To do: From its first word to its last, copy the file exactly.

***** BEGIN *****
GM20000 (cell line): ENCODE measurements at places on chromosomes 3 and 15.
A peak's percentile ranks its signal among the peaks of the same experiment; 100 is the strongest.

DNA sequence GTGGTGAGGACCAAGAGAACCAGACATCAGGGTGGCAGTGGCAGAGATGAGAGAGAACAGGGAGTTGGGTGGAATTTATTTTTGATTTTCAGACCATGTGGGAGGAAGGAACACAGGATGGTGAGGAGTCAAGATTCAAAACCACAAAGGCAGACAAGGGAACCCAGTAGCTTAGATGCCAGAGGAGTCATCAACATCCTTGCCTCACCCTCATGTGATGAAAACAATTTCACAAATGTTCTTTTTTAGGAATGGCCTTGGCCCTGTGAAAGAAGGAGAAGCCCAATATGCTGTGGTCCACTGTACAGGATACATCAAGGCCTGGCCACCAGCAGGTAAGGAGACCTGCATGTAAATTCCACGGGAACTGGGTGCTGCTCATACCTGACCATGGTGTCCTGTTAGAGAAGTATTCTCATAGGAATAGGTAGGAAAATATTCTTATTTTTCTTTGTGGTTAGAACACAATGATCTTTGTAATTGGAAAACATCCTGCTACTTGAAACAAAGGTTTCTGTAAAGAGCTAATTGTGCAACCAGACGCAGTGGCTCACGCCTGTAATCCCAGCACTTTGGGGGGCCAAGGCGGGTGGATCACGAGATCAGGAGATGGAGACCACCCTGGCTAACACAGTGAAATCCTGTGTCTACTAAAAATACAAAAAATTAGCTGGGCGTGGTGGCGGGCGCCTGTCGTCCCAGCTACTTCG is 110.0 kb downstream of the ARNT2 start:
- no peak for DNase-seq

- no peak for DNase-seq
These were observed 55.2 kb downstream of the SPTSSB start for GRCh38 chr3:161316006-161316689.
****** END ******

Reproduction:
GM20000 (cell line): ENCODE measurements at places on chromosomes 3 and 15.
A peak's percentile ranks its signal among the peaks of the same experiment; 100 is the strongest.

DNA sequence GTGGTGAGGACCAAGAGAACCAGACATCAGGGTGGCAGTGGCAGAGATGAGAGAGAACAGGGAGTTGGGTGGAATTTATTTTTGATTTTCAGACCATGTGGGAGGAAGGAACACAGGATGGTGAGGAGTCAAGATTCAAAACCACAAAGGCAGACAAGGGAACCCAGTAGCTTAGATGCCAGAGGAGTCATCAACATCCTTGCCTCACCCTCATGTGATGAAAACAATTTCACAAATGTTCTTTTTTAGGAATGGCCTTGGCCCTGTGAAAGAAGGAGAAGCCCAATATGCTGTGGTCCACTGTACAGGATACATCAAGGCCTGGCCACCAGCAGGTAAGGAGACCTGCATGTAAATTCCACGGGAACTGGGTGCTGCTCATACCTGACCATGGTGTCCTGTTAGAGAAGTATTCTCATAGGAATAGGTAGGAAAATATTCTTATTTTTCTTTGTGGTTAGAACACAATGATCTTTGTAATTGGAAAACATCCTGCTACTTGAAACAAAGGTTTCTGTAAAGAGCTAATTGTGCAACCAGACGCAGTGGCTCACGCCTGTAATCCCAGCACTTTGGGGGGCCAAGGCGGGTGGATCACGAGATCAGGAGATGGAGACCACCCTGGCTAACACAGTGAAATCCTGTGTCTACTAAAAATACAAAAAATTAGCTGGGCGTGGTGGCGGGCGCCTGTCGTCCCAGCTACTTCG is 110.0 kb downstream of the ARNT2 start:
- no peak for DNase-seq

- no peak for DNase-seq
These were observed 55.2 kb downstream of the SPTSSB start for GRCh38 chr3:161316006-161316689.